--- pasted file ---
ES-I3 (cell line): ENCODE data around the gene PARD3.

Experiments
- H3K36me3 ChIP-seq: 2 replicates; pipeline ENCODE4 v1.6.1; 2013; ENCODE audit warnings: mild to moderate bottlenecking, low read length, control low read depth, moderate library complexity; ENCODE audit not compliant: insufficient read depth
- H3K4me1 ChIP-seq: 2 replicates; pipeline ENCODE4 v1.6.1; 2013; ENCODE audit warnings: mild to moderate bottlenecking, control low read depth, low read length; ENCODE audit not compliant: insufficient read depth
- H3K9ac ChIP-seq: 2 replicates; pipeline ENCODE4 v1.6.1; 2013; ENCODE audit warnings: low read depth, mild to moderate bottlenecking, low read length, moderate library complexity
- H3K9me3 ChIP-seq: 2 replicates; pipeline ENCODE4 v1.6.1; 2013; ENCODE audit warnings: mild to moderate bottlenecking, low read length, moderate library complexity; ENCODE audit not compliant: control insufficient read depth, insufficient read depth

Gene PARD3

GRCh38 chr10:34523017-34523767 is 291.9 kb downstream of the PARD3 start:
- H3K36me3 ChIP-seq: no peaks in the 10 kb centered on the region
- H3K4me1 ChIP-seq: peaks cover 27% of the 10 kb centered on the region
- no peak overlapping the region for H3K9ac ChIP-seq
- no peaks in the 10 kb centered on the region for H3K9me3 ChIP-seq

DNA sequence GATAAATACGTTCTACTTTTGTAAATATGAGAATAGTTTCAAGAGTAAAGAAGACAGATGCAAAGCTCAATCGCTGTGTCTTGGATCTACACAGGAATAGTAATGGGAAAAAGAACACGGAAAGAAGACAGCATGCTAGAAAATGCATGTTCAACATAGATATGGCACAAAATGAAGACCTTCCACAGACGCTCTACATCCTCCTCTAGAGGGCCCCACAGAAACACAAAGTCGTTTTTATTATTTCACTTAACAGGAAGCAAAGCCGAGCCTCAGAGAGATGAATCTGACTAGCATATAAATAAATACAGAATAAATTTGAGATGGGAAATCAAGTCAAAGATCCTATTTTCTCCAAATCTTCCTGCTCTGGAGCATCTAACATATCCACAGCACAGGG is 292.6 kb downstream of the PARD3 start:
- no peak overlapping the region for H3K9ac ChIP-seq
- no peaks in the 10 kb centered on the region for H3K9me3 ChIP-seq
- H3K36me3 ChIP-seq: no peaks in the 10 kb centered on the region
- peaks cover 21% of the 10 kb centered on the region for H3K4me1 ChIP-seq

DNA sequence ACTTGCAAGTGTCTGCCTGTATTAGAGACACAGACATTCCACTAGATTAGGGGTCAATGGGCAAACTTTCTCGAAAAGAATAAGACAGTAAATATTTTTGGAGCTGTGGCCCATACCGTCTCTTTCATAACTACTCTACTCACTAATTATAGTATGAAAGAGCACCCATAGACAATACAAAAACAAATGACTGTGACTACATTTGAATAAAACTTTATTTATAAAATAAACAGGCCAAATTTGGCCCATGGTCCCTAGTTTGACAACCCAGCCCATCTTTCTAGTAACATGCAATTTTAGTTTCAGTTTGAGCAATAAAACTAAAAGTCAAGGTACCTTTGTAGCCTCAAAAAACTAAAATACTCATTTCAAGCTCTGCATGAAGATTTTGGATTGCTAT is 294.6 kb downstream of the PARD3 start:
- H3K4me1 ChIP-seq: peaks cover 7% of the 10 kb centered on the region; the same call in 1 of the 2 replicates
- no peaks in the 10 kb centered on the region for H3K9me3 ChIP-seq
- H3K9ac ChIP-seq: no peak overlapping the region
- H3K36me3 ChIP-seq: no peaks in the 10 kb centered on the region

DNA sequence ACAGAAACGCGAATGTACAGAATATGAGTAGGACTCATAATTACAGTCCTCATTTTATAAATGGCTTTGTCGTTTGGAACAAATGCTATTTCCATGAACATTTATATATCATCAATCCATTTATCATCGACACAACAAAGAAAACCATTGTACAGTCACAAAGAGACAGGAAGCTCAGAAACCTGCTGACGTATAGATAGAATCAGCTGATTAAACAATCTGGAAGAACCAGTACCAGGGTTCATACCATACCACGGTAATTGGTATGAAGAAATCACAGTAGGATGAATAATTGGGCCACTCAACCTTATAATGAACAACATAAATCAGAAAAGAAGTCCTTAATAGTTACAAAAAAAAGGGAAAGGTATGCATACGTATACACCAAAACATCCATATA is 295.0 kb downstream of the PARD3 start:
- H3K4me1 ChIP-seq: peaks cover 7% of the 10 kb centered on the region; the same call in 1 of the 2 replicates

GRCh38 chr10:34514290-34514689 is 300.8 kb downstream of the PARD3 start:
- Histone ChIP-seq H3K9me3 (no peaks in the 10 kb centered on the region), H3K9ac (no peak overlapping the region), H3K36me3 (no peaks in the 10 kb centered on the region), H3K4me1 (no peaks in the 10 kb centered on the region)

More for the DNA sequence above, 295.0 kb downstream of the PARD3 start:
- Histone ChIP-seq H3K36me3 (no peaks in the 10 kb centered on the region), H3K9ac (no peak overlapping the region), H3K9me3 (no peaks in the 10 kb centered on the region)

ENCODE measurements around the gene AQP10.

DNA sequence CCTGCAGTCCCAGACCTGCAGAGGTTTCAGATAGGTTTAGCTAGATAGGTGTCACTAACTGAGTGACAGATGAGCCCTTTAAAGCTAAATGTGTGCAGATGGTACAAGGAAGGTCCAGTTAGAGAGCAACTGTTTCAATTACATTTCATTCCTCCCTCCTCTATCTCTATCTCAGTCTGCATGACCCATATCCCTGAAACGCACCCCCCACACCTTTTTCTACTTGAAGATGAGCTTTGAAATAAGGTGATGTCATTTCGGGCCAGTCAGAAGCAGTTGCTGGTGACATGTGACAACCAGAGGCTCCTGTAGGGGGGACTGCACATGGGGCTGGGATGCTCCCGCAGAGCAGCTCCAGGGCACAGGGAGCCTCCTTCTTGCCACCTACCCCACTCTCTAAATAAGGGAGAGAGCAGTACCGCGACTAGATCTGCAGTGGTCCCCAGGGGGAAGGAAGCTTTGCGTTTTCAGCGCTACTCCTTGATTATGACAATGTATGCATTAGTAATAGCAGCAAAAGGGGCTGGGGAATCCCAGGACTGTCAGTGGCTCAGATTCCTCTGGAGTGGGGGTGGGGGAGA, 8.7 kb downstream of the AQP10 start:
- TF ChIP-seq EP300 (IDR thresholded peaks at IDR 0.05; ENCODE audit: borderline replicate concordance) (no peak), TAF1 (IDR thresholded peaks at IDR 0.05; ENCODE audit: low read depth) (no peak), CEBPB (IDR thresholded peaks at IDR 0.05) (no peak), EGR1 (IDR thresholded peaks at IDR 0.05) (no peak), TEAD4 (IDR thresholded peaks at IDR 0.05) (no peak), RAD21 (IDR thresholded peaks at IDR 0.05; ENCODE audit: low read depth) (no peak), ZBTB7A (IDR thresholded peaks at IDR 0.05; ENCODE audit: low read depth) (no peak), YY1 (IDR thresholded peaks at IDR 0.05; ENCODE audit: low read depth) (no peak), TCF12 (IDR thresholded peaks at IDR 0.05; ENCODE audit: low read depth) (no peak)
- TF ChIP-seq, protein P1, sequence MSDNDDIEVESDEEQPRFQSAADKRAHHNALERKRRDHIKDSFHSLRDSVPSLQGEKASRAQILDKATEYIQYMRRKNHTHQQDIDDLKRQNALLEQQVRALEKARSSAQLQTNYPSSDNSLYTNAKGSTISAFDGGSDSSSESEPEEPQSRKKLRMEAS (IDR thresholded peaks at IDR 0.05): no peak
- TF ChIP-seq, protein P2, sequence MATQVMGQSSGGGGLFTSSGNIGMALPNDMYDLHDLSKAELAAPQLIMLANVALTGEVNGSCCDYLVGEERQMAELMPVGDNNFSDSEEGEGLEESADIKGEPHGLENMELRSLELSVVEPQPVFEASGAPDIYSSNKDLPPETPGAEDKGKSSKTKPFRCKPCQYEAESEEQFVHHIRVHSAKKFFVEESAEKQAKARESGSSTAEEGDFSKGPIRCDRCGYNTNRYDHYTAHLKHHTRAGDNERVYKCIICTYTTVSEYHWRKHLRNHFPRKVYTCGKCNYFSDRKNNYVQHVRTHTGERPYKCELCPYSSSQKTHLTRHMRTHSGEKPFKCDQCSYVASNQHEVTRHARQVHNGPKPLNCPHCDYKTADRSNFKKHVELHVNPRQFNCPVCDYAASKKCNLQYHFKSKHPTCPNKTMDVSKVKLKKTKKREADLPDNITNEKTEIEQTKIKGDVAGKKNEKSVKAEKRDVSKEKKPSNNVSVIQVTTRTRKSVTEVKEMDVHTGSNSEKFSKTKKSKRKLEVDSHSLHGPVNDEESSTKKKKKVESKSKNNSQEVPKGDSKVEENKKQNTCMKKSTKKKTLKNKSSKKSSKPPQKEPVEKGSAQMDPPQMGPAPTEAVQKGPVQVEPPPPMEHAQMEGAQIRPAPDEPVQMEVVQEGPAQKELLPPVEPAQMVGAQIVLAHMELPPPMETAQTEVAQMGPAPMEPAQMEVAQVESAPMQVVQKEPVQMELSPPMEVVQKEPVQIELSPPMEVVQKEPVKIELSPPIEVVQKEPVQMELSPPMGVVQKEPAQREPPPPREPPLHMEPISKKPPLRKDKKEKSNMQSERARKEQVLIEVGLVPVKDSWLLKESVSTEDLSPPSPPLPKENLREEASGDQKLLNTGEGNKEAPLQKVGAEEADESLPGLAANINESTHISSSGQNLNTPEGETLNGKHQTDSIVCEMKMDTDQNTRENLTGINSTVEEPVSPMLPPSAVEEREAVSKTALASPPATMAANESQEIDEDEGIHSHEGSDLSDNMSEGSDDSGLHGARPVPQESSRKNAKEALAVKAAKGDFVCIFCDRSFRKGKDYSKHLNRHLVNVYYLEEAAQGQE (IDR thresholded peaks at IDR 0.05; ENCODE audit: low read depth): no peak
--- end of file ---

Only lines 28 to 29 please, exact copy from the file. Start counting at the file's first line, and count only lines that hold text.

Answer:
- Histone ChIP-seq H3K36me3 (no peaks in the 10 kb centered on the region), H3K9ac (no peak overlapping the region), H3K9me3 (no peaks in the 10 kb centered on the region)

ENCODE measurements around the gene AQP10.